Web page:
In my early career I thought I was pretty smart. One time my boss made a decision I didn’t agree with, and I picked it apart, thinking I knew better than they did. I even went so far as to resist the change he’d proposed–by finding others to complain to and by challenging my boss himself in group meetings. Rather than help, I dug in my heels and became an obstacle for others to navigate around.
Luckily, someone else on my team noticed my behavior and pulled me aside to let me know that while I was valued, the change was going forward–with or without me. The choice was mine.
I got on board quickly after that.
Without that reality check, I’m not sure I’d have been able to, and it could well have cost me my job. The truth was that I didn’t see my resistance as a problem; I thought I was sticking up for myself instead of getting dragged along against my will. But being informed that I did have a choice–it was just over how to react to the change rather than whether it would occur–was oddly empowering, and it’s helped me to productively reframe countless career experiences since.
Mistaking pushback for “managing up”
Initially, I was focused on what the change meant for me, rather than what it meant for the organization as a whole. After that conversation, though, it was easier to shift my vantage point to include a ton of other context about the full situation my team was facing. The change I was so afraid of? It actually turned out to provide me with more opportunities to learn and challenge myself in my work, which I simply hadn’t anticipated.
It was a turning point in my career. I learned that while I thought I was managing up by communicating my opinion, I was actually complaining without offering solutions. Worse, I was focused solely on myself rather than what was best for everyone. From that point on, I shifted my mind-set toward seeing the hidden benefits a change might offer, even those that weren’t apparent at first. It pushed me to seek out the potential upsides and see silver linings that wouldn’t otherwise catch my eye.
The more I got into this habit, the more I learned that I don’t have to be a quietly compliant doormat; that there’s a difference between managing up and putting up a resistance. Checking assumptions and asking questions while preserving respect for everyone is smart–but can be hard to do. Like anything worthwhile, it takes practice. Even better, I learned to share solutions right up front, rather than just voice complaints. Over time, this helped reduce my stress amid unpredictable work experiences and helped me develop better relationships with future bosses.
Lesson learned: Become a solution to the problem, rather than becoming a part of it.
When (not) to resist, and when to leave
Resistance and hostility rarely work. If you resist too long or too hard, you’ll find yourself being left behind. Resisting change is like a standoff that halts forward movement. Your boss likely made the change in order to make progress or because something wasn’t working. And chances are your boss has different information on hand than you do, so try to give your manager the benefit of the doubt–at least a little. Assume your boss is doing their best to make the right decision for the organization, even if you don’t personally like it.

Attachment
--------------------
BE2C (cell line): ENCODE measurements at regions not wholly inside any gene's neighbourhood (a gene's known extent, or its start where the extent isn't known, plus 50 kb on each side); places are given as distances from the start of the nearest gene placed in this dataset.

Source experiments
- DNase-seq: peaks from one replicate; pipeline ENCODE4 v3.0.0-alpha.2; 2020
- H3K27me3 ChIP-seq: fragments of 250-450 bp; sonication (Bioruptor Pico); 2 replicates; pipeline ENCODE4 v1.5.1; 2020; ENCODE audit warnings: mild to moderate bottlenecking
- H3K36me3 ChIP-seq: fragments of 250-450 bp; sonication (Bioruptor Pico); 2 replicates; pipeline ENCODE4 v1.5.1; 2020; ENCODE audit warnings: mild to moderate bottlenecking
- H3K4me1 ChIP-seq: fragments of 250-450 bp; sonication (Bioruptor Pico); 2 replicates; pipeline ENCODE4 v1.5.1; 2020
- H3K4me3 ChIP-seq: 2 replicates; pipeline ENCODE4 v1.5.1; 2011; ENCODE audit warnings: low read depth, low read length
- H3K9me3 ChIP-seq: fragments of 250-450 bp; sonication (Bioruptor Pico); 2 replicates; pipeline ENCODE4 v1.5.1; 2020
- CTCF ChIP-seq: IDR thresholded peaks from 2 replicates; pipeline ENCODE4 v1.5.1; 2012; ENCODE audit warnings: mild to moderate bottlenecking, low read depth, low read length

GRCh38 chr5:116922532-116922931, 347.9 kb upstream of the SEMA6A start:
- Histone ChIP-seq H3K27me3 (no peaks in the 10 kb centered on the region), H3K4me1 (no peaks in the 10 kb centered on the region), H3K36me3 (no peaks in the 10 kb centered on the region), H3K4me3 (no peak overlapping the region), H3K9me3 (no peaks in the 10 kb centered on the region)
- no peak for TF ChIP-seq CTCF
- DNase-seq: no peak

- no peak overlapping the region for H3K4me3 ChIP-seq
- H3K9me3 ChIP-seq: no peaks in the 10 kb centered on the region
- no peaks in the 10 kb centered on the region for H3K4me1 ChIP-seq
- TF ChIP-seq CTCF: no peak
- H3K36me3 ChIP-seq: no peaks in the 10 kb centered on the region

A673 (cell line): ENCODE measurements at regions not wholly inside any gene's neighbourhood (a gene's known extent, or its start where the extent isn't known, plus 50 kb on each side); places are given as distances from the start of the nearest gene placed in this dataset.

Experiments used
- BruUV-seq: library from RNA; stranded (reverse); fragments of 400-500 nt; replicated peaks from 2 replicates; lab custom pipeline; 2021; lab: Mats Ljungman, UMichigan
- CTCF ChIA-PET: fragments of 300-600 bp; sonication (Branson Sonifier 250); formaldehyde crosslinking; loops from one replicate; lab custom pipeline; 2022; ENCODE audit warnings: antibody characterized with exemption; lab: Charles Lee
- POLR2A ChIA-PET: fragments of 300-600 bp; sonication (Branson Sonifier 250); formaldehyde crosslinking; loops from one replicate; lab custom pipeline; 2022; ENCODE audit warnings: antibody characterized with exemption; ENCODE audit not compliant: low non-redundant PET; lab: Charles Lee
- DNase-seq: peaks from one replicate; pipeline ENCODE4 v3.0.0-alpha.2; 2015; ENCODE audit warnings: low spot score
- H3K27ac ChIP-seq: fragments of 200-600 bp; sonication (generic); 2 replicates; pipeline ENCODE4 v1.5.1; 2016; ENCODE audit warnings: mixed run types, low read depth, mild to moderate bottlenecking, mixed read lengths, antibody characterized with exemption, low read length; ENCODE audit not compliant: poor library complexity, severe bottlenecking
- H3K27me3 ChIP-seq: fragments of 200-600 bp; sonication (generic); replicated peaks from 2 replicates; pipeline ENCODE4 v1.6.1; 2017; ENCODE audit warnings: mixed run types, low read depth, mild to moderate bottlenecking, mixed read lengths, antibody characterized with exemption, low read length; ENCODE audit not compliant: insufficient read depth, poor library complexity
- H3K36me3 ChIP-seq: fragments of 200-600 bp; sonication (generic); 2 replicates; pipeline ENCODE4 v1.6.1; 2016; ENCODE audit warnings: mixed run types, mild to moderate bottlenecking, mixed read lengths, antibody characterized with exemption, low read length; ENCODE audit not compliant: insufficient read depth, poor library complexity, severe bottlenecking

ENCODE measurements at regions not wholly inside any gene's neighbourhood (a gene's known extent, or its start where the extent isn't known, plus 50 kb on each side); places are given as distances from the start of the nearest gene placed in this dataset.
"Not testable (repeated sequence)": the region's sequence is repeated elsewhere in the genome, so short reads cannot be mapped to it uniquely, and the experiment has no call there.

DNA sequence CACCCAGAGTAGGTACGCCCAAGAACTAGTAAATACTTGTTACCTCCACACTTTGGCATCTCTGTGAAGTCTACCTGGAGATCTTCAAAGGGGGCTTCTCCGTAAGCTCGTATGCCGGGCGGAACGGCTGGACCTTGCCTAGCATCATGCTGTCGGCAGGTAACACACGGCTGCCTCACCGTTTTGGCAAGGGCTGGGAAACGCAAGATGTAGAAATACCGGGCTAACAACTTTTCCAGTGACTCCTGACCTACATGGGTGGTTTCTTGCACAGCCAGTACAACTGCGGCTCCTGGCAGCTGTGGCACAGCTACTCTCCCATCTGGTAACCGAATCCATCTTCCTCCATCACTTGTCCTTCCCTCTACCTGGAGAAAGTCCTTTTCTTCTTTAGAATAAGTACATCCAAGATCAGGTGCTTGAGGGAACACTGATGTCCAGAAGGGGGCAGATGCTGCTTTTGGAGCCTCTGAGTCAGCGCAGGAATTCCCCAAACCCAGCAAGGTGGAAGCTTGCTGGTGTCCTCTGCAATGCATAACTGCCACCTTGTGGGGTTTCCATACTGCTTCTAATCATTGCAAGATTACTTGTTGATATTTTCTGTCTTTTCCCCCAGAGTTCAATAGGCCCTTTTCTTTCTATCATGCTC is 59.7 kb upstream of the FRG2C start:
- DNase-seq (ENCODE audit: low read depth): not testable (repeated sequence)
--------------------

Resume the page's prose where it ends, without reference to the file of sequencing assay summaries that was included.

In fact, trying to understand the context for the change might help you come up with creative solutions; even if your ideas aren’t used, you’ll demonstrate that you want to solve the problem. Being known as a creative problem solver is always a career multiplier.
Sometimes we resist changes because they challenge us personally, for instance to work in new ways or to take on unfamiliar projects. Be wary of opposing a change that’s good for the company because it’s uncomfortable for you. It’s normal to worry about what the the uncertainty brought about by a change in direction might mean for you, but try not to let those fears linger. Address them head on by asking your boss for a meeting to discuss how the new directive might impact your work. Whenever I’ve done this, I’ve typically found my managers to be incredibly open to talking things through. That’s helped me focus on how to adjust to changes and help my boss succeed in the process, which is always appreciated.
Don’t get me wrong: I’m not saying bosses always make good decisions–they definitely don’t. If you find that your manager is consistently making decisions that seem shady or that you disagree with, it might be time to look for a new role. Other times, though, it’s a sign your organization just isn’t a good fit for you. In this case, something needs to change–on your side. Being constantly at odds with your boss simply isn’t sustainable, so consider changing jobs, ideally before you’ve become the lone, loud obstacle to progress.